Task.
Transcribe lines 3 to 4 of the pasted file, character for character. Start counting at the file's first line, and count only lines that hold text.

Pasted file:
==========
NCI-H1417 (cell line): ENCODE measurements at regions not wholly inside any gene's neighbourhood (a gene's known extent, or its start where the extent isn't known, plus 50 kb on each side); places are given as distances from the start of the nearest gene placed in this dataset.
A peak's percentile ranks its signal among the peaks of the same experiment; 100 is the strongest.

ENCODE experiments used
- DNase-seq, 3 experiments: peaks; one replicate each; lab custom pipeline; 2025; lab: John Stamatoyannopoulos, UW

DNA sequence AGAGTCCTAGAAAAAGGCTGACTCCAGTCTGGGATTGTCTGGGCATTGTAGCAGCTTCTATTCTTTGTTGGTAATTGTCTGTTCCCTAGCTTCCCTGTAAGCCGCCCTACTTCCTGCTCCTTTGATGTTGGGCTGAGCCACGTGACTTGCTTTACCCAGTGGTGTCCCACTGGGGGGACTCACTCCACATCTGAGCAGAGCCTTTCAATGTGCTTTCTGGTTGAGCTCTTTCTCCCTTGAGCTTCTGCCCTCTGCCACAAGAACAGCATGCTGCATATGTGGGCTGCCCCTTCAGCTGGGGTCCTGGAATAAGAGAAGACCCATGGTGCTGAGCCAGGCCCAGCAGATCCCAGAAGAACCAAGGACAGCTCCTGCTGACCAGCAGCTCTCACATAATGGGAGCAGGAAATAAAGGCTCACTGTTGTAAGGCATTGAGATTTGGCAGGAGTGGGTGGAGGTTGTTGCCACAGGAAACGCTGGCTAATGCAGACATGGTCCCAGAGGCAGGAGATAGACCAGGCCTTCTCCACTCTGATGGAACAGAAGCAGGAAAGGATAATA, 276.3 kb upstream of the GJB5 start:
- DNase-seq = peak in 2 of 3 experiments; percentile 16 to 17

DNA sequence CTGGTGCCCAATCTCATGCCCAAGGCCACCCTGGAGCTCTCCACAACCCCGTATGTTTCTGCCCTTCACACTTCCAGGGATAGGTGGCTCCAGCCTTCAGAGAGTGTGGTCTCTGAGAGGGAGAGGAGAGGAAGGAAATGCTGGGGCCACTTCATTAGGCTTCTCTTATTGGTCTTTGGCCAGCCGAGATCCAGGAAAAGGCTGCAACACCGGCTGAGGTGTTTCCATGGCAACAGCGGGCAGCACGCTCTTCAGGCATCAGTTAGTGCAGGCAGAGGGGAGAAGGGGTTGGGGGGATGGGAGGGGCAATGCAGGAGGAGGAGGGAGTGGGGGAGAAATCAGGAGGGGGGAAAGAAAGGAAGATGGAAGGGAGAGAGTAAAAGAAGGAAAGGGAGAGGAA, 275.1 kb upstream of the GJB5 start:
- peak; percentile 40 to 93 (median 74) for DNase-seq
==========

ENCODE experiments used
- DNase-seq, 3 experiments: peaks; one replicate each; lab custom pipeline; 2025; lab: John Stamatoyannopoulos, UW